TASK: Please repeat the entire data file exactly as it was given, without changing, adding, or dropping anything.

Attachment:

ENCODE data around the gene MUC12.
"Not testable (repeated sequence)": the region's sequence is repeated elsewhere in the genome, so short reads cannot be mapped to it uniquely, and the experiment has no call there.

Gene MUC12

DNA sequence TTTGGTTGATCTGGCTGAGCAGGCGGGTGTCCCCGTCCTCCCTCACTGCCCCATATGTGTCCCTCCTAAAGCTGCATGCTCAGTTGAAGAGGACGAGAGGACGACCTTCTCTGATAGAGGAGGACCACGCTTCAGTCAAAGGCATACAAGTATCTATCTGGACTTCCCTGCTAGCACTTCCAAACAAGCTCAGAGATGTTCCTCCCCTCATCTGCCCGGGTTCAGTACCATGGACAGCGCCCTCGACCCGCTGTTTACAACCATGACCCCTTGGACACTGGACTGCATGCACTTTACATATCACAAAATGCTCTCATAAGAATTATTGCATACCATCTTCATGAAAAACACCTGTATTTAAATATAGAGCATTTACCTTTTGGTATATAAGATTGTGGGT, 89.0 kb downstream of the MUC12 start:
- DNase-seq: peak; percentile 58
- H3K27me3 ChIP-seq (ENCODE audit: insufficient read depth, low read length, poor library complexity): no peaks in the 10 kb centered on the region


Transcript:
ENCODE data around the gene MUC12.
"Not testable (repeated sequence)": the region's sequence is repeated elsewhere in the genome, so short reads cannot be mapped to it uniquely, and the experiment has no call there.

Gene MUC12

DNA sequence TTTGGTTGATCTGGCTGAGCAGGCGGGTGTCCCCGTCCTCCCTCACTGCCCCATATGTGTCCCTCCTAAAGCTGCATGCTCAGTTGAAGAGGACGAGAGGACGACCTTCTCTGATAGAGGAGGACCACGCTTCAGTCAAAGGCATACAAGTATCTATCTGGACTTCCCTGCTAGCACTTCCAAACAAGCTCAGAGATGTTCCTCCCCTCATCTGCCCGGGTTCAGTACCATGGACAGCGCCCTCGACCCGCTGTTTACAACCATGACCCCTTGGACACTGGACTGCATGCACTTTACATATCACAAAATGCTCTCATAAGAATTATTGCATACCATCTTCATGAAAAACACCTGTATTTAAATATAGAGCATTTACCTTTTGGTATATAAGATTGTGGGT, 89.0 kb downstream of the MUC12 start:
- DNase-seq: peak; percentile 58
- H3K27me3 ChIP-seq (ENCODE audit: insufficient read depth, low read length, poor library complexity): no peaks in the 10 kb centered on the region